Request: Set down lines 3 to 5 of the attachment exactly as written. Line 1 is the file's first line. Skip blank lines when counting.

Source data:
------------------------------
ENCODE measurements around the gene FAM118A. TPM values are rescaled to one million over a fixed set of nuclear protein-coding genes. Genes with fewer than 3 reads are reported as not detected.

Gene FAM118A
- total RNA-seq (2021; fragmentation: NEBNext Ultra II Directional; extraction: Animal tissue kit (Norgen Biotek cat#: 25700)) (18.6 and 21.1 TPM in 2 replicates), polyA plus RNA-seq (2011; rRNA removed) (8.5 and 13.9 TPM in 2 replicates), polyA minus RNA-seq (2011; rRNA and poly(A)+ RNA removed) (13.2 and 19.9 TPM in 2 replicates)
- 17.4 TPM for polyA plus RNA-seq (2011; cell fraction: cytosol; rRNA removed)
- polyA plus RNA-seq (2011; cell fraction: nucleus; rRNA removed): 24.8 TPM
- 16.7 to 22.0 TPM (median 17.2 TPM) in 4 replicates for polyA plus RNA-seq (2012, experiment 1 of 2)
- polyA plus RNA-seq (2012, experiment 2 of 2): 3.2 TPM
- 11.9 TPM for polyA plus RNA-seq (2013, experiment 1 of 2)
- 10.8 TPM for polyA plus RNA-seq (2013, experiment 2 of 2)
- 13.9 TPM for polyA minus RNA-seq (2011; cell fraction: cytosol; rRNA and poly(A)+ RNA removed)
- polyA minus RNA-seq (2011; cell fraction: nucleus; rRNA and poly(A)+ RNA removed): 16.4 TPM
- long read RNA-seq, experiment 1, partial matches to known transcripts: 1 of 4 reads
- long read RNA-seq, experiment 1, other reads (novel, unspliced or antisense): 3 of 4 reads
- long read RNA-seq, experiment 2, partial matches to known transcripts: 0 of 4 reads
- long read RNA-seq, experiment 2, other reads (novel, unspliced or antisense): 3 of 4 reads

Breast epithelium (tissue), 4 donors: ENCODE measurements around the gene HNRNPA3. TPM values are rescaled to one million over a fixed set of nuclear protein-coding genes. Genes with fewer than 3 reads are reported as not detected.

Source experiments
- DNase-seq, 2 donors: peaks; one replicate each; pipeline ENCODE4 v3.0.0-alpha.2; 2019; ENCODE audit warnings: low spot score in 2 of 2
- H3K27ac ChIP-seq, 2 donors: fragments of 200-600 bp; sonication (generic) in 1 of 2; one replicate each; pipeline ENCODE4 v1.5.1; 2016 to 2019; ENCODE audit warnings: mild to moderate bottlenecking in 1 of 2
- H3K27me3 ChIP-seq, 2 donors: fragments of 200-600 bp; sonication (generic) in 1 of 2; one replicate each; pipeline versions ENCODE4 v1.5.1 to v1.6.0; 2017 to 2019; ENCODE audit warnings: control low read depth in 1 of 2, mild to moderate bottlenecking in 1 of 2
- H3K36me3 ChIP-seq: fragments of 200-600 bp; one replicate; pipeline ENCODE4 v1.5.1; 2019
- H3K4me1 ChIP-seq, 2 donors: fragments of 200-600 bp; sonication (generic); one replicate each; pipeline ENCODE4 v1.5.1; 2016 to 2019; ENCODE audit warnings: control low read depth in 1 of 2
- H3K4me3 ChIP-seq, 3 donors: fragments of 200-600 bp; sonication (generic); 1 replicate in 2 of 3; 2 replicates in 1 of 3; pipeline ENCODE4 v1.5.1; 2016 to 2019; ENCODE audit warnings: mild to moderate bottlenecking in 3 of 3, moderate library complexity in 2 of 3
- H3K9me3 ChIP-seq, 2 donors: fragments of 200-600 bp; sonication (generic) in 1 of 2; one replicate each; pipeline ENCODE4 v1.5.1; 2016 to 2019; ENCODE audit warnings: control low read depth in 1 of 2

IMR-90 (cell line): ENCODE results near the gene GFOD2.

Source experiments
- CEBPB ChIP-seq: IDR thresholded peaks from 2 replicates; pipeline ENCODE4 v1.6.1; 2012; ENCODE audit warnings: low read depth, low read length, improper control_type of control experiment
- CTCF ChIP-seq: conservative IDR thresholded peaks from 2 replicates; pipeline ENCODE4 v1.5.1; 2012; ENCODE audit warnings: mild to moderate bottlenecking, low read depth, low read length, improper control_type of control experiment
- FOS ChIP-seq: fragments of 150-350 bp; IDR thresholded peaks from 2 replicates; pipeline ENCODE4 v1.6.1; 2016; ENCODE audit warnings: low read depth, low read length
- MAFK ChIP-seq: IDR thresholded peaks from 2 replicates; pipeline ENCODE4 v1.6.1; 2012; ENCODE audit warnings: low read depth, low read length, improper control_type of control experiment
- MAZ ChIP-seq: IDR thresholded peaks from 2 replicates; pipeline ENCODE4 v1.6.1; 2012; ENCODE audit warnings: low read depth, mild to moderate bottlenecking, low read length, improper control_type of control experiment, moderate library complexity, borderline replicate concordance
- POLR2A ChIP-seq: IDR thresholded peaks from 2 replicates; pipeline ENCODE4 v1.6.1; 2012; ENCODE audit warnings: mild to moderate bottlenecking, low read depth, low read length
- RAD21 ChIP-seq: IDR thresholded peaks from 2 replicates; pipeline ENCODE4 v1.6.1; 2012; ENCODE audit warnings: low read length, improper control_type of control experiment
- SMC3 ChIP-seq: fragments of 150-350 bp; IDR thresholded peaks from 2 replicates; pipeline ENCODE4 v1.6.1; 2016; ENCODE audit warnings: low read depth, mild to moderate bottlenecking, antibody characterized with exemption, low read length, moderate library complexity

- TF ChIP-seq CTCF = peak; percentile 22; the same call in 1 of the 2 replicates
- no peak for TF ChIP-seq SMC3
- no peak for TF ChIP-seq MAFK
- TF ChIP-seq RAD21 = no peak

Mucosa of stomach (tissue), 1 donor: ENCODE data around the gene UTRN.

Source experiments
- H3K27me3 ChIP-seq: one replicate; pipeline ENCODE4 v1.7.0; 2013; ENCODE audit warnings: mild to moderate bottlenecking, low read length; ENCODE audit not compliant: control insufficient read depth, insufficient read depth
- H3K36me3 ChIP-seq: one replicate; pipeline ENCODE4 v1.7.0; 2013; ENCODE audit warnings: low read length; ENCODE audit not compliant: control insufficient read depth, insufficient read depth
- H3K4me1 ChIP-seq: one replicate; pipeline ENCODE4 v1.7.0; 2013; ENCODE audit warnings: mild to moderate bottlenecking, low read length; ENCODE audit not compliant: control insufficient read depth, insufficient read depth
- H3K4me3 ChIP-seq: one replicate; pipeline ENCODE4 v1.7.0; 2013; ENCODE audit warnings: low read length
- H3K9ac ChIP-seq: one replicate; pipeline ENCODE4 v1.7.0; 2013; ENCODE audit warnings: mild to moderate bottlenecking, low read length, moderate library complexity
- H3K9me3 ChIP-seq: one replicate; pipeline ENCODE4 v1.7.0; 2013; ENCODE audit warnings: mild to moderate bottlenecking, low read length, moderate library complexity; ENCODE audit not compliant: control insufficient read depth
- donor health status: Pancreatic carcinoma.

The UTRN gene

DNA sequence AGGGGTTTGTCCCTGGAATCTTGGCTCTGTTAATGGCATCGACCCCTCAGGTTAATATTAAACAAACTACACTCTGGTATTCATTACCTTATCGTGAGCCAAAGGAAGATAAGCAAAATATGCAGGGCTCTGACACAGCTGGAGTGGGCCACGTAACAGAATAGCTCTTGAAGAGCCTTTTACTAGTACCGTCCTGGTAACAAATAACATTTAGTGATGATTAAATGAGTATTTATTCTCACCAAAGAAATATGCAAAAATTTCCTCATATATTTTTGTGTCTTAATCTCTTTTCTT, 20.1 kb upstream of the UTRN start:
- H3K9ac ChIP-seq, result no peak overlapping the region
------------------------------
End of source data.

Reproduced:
- total RNA-seq (2021; fragmentation: NEBNext Ultra II Directional; extraction: Animal tissue kit (Norgen Biotek cat#: 25700)) (18.6 and 21.1 TPM in 2 replicates), polyA plus RNA-seq (2011; rRNA removed) (8.5 and 13.9 TPM in 2 replicates), polyA minus RNA-seq (2011; rRNA and poly(A)+ RNA removed) (13.2 and 19.9 TPM in 2 replicates)
- 17.4 TPM for polyA plus RNA-seq (2011; cell fraction: cytosol; rRNA removed)
- polyA plus RNA-seq (2011; cell fraction: nucleus; rRNA removed): 24.8 TPM